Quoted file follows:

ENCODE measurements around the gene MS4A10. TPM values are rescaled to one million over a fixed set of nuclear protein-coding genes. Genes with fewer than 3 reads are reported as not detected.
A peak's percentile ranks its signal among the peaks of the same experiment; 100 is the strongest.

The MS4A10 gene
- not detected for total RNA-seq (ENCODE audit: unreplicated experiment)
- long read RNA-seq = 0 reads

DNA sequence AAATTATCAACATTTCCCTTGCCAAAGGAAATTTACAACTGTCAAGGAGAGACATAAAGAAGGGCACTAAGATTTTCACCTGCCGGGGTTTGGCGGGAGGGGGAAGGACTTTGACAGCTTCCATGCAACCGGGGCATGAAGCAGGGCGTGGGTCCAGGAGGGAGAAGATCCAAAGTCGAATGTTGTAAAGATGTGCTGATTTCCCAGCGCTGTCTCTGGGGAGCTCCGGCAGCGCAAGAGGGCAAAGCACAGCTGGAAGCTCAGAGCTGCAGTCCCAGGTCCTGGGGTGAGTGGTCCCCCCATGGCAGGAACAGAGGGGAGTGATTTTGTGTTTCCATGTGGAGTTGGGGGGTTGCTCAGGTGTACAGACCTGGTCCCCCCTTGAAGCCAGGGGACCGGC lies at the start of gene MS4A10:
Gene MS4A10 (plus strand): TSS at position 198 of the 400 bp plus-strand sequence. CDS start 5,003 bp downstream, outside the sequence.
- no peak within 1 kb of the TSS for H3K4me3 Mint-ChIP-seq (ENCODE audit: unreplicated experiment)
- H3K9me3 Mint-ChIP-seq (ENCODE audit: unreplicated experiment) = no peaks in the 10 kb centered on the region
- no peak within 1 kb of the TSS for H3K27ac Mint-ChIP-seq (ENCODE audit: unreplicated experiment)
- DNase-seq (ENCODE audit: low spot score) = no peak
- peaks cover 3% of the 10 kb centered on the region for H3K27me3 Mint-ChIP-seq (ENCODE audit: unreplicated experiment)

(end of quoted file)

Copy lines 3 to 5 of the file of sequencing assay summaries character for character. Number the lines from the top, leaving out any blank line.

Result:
The MS4A10 gene
- not detected for total RNA-seq (ENCODE audit: unreplicated experiment)
- long read RNA-seq = 0 reads